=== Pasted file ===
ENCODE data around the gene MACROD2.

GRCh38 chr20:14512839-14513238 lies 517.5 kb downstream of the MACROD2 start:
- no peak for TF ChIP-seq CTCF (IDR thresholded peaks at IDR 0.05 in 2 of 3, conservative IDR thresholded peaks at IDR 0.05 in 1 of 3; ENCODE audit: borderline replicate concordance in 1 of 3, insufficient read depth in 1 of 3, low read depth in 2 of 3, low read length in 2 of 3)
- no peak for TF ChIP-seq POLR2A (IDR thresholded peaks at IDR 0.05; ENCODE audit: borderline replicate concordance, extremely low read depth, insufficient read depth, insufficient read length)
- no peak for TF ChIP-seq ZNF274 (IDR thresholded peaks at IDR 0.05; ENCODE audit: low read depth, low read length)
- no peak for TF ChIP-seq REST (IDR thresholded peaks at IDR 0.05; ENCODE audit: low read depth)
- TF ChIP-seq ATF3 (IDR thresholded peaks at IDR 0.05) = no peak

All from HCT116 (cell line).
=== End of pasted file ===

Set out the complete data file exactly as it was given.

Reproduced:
ENCODE data around the gene MACROD2.

GRCh38 chr20:14512839-14513238 lies 517.5 kb downstream of the MACROD2 start:
- no peak for TF ChIP-seq CTCF (IDR thresholded peaks at IDR 0.05 in 2 of 3, conservative IDR thresholded peaks at IDR 0.05 in 1 of 3; ENCODE audit: borderline replicate concordance in 1 of 3, insufficient read depth in 1 of 3, low read depth in 2 of 3, low read length in 2 of 3)
- no peak for TF ChIP-seq POLR2A (IDR thresholded peaks at IDR 0.05; ENCODE audit: borderline replicate concordance, extremely low read depth, insufficient read depth, insufficient read length)
- no peak for TF ChIP-seq ZNF274 (IDR thresholded peaks at IDR 0.05; ENCODE audit: low read depth, low read length)
- no peak for TF ChIP-seq REST (IDR thresholded peaks at IDR 0.05; ENCODE audit: low read depth)
- TF ChIP-seq ATF3 (IDR thresholded peaks at IDR 0.05) = no peak

All from HCT116 (cell line).